The Score: New Citizens, Supreme Court, Tracey Ullman, Calvin Coolidge
This week on The Score – John Whitehead looks at the Supreme Court’s latest term; Andrew Tisch welcomes new citizens at Monticello; Tim Hulsey reviews Shakespeare in Staunton and Richmond; plus surprises from past Independence Days.
Supreme Court, 2017-18
The U.S. Supreme Court ended its term with rulings on the so-called “travel ban,” Masterpiece Cake Shop, and the Fourth Amendment. I visited the Rutherford Institute, a public interest law firm near Charlottesville, to talk to its president, John Whitehead. I asked John to give his assessment of the 2017-2018 term of the Supreme Court, the last that will feature Justice Anthony Kennedy in a key role.
Shakespeare in Virginia
The Score’s culture critic, Tim Hulsey, has been seeing some Shakespeare plays in Staunton and Richmond. This week he reviews As You Like It and a new production of Jane Austen’s Emma – which many of you may know as the Amy Heckerling film, Clueless, starring Alicia Silverstone, Stacey Dash, and Brittany Murphy.
New Citizens at Monticello
This week, Americans all around the nation celebrated Independence Day with fireworks, barbecue, and arguing about politics. At Thomas Jefferson’s home at Monticello, new Americans took their oath of citizenship in torpid heat but good spirits. The main speaker for the occasion was Andrew Tisch, co-chairman of Loew’s Corporation and co-editor, with Mary Skafidas, of Journeys: An American Story, a collection of biographical essays by recent immigrants and descendants of those who arrived here years ago. Tisch spoke briefly to the crowd on the west lawn of Monticello, telling his grandfather’s immigrant story and suggesting ten responsibilities that citizens should pursue:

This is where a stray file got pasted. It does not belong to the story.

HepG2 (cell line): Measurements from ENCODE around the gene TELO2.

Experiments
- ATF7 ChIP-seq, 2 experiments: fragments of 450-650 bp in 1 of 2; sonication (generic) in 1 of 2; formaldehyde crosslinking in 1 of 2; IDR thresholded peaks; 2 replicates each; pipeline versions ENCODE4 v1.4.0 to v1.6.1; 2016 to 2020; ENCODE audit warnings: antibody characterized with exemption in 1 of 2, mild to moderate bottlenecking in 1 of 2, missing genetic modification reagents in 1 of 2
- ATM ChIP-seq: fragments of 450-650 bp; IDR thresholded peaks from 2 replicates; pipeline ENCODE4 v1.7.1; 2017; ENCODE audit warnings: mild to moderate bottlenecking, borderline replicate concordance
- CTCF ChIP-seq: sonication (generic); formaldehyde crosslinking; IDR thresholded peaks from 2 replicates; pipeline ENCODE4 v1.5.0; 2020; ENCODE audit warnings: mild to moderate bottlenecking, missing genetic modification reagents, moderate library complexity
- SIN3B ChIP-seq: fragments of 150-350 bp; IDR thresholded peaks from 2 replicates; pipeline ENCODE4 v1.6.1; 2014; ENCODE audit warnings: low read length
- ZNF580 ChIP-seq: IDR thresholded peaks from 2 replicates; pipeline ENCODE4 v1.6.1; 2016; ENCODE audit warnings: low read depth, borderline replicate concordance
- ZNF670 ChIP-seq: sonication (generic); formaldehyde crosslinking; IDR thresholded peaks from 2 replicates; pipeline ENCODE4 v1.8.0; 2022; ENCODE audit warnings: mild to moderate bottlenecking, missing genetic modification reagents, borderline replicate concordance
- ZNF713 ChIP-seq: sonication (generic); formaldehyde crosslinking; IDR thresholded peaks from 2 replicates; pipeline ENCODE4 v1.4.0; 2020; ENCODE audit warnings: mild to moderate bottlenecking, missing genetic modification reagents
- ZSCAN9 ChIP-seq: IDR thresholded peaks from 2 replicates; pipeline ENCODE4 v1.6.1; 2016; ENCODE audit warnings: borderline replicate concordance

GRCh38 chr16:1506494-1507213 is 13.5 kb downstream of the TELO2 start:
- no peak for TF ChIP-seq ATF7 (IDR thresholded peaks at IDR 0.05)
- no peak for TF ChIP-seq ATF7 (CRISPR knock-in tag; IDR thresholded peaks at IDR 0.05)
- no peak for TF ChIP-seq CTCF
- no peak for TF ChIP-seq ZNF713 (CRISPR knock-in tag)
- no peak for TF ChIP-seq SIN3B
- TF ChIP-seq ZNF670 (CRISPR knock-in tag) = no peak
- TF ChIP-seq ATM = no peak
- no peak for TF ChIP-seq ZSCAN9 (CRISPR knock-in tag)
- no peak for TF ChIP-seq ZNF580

After the naturalization ceremony, Tisch and Skafidas answered questions from the local press, including The Score. The brief press conference began with my asking about how their book came about. Andrew Tisch answers first.
I followed up by asking Thomas Jefferson Foundation president Leslie Greene Bowman a question I also posed to Tisch, noting that when Monticello first hosted its citizenship ceremony in the early 1960s, the complexion of the new Americans was quite different than it is today – both literally and figuratively. How has that changed the nature of the ceremony, I asked, or of American society?
Looking back a few years, like Andrew Tisch in 2018, TV star Tracey Ullman was the featured speaker at Monticello on Independence Day in 2010. I asked the British-born comedienne about the difference between “citizen” and “subject”.
Noting that it was recently revealed that, in his draft of the Declaration of Independence, Thomas Jefferson wrote the word “subjects” and smudged it out so he could replace it with “citizens,” Ullman talked about the difference between “subject” and “citizen,” because she has been both.
She said she was pleased to learn about Jefferson’s editing, that “he changed it, that he moved on, that he made the change.”